Mauldin, who had a long and fruitful career as a political cartoonist (If it’s big, he used to say, hit it.), collecting two Pulitzer Prizes along the way, was well accounted for in Todd DePastino’s biography Bill Mauldin: A Life Up Front. Beginning his life’s work for the Army and some civilian publications, he created the characters Willie and Joe to portray what seemingly no other medium was able to capture: the daily lives of infantry grunts in combat zones. DePastino has now edited a wonderful two-volume slipcased anthology of more than 600 of those cartoons in Willie & Joe: The WWII Years.
None other than venerable caricaturist David Levine has lavished this praise on Mauldin: I think of Mauldin as one of the great anti-war artists, much like Goya. He took drawing up to a communicative level that I think is extraordinary. Another of Mauldin’s peers, Jules Feiffer recalls:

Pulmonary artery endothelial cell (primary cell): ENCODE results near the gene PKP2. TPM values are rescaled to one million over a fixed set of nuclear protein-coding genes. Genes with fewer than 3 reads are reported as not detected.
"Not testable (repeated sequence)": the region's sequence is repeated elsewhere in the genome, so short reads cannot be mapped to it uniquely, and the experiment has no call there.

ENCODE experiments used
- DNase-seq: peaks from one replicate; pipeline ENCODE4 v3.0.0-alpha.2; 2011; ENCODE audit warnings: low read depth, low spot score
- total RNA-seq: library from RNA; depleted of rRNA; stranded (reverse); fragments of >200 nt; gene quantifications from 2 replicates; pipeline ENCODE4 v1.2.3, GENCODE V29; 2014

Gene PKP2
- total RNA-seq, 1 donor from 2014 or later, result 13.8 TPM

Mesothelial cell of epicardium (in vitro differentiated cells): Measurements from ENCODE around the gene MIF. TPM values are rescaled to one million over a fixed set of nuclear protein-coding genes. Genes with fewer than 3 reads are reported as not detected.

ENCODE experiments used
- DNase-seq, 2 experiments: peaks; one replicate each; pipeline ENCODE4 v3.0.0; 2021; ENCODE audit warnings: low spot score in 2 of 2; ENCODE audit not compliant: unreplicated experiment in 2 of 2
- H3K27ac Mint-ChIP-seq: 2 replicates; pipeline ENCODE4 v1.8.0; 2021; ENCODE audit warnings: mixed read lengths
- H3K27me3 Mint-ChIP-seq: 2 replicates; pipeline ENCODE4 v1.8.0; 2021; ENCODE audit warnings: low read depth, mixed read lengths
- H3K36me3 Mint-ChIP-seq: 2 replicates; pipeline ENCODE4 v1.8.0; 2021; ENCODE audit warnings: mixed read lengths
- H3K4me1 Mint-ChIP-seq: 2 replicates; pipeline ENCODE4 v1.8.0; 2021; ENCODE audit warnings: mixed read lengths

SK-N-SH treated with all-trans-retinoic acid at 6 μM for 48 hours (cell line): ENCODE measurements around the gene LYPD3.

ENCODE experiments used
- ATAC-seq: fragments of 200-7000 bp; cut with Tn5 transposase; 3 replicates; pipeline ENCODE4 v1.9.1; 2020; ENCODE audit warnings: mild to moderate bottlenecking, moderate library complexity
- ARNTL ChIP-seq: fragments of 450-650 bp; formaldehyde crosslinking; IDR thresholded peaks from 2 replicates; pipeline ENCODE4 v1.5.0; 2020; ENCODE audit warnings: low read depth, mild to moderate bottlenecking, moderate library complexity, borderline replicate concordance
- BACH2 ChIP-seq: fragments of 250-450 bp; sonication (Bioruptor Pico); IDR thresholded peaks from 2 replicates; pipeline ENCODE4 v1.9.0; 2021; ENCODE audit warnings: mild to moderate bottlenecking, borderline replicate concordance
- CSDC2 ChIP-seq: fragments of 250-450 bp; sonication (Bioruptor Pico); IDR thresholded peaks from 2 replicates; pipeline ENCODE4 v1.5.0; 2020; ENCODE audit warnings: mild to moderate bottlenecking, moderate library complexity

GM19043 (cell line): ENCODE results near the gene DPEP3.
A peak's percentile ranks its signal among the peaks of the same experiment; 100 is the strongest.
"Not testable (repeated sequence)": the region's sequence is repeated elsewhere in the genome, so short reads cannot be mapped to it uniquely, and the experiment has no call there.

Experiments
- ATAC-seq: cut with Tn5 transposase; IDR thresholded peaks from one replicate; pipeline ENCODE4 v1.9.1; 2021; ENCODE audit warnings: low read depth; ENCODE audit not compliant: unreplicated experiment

He was a master of what The New Yorker helped invent, which was that one line that said everything. But where The New Yorker gave it to us in terms of humor, rather gentrified humor, Mauldin was giving it from the working class, from the laboring man, and here he was the grunt, that was the laboring man of the war He was a beloved figure, and more than that, he connected. He connected in a way that few do in their times, and he connected to a sensibility that was pure and whole He told the truth to a lot of people.